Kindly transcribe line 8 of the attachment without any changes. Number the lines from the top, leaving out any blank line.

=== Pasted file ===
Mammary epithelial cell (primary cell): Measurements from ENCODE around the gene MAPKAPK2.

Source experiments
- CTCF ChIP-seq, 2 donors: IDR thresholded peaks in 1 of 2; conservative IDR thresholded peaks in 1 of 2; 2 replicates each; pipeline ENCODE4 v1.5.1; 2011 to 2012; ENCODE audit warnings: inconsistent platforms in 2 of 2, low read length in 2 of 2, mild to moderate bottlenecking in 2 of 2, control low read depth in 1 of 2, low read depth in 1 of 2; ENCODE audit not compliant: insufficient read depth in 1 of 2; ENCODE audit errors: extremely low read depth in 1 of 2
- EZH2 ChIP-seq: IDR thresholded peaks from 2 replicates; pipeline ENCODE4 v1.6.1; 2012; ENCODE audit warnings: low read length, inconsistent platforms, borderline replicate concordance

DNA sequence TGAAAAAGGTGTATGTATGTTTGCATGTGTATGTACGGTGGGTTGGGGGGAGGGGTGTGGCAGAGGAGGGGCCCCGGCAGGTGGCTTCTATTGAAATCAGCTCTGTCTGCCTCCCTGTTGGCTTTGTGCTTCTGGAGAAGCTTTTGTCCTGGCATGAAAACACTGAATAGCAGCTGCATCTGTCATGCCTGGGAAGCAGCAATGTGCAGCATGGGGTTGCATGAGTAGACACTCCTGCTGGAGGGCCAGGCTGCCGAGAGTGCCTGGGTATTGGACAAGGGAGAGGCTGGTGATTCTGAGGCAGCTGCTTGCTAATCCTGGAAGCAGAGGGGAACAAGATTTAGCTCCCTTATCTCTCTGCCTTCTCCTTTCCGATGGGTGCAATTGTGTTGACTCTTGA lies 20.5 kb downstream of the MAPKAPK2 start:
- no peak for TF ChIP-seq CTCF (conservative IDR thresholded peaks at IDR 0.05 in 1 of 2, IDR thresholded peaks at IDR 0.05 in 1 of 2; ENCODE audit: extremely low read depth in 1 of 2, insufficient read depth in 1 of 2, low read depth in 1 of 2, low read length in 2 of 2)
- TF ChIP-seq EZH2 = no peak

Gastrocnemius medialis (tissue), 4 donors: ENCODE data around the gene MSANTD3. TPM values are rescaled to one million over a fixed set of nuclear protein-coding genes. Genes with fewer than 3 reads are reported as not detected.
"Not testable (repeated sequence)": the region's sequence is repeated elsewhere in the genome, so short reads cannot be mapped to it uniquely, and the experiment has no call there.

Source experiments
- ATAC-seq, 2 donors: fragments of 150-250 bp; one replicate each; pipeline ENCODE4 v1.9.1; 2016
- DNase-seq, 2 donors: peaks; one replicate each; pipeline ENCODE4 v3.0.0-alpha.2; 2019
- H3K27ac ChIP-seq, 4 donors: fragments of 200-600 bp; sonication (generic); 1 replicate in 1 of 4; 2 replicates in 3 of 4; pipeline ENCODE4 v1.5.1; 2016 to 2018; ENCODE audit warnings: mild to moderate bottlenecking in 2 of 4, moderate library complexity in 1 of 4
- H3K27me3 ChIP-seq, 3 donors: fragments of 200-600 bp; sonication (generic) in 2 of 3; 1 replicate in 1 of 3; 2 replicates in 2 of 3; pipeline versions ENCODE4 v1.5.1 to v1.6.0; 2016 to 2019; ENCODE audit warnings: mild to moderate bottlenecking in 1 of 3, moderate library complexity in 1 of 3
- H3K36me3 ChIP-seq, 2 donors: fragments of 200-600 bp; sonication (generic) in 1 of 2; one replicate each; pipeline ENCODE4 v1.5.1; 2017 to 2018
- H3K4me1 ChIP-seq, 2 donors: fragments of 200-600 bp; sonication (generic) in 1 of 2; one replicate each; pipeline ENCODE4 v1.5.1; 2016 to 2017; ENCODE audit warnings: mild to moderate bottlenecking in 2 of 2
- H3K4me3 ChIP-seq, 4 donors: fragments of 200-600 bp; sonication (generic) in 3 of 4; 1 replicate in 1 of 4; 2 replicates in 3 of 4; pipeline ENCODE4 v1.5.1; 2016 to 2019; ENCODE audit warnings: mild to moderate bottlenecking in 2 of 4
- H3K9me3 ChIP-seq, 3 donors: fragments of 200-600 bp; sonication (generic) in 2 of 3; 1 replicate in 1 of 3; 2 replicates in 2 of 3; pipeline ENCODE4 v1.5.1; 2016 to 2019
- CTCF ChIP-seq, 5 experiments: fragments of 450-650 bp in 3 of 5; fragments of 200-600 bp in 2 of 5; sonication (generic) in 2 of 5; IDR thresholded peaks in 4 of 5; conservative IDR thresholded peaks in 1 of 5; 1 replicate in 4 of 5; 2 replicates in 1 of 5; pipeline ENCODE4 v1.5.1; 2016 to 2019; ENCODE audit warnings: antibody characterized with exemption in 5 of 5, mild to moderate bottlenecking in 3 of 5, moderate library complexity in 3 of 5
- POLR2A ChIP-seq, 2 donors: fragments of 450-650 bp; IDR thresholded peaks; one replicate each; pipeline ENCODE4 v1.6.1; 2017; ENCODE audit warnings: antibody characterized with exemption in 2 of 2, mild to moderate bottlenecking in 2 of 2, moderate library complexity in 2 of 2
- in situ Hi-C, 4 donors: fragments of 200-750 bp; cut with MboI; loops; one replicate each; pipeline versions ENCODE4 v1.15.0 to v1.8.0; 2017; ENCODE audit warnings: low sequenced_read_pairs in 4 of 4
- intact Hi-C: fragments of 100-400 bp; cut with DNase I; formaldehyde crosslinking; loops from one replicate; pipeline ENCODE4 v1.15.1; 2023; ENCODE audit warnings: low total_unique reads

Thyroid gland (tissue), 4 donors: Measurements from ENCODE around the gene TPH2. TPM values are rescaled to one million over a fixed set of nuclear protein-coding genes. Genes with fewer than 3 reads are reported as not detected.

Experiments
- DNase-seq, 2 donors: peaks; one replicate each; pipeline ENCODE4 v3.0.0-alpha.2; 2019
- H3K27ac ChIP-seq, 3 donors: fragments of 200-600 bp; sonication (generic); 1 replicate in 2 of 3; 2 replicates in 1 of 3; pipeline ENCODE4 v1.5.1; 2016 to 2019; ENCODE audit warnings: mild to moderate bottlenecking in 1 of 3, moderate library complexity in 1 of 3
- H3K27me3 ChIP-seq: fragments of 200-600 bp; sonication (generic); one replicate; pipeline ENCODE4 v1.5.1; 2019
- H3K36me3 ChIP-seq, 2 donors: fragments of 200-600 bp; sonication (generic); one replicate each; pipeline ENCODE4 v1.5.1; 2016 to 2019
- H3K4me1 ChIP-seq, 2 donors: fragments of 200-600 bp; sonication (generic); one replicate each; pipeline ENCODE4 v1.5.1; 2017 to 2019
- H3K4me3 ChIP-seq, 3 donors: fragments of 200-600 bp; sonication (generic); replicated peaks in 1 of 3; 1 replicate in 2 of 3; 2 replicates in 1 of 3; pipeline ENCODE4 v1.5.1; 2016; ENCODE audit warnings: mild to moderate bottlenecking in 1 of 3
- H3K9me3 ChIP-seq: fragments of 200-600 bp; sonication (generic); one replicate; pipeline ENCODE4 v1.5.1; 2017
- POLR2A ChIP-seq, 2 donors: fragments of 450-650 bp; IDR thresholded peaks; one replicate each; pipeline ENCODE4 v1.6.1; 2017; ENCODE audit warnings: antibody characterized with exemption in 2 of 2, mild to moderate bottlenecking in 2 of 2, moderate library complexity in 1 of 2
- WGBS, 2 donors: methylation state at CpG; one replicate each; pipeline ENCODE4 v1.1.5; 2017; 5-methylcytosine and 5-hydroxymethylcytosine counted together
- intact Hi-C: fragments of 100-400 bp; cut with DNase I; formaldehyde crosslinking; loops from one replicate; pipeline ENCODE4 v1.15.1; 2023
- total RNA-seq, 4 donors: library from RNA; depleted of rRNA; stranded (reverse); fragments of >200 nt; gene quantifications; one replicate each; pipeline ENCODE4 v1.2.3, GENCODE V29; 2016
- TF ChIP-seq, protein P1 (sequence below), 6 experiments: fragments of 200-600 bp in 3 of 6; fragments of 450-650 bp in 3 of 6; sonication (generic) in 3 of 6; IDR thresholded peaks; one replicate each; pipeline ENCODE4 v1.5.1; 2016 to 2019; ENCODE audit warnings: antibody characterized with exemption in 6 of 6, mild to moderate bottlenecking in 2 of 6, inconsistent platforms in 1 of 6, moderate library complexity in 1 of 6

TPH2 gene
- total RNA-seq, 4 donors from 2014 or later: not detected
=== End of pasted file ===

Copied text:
Gastrocnemius medialis (tissue), 4 donors: ENCODE data around the gene MSANTD3. TPM values are rescaled to one million over a fixed set of nuclear protein-coding genes. Genes with fewer than 3 reads are reported as not detected.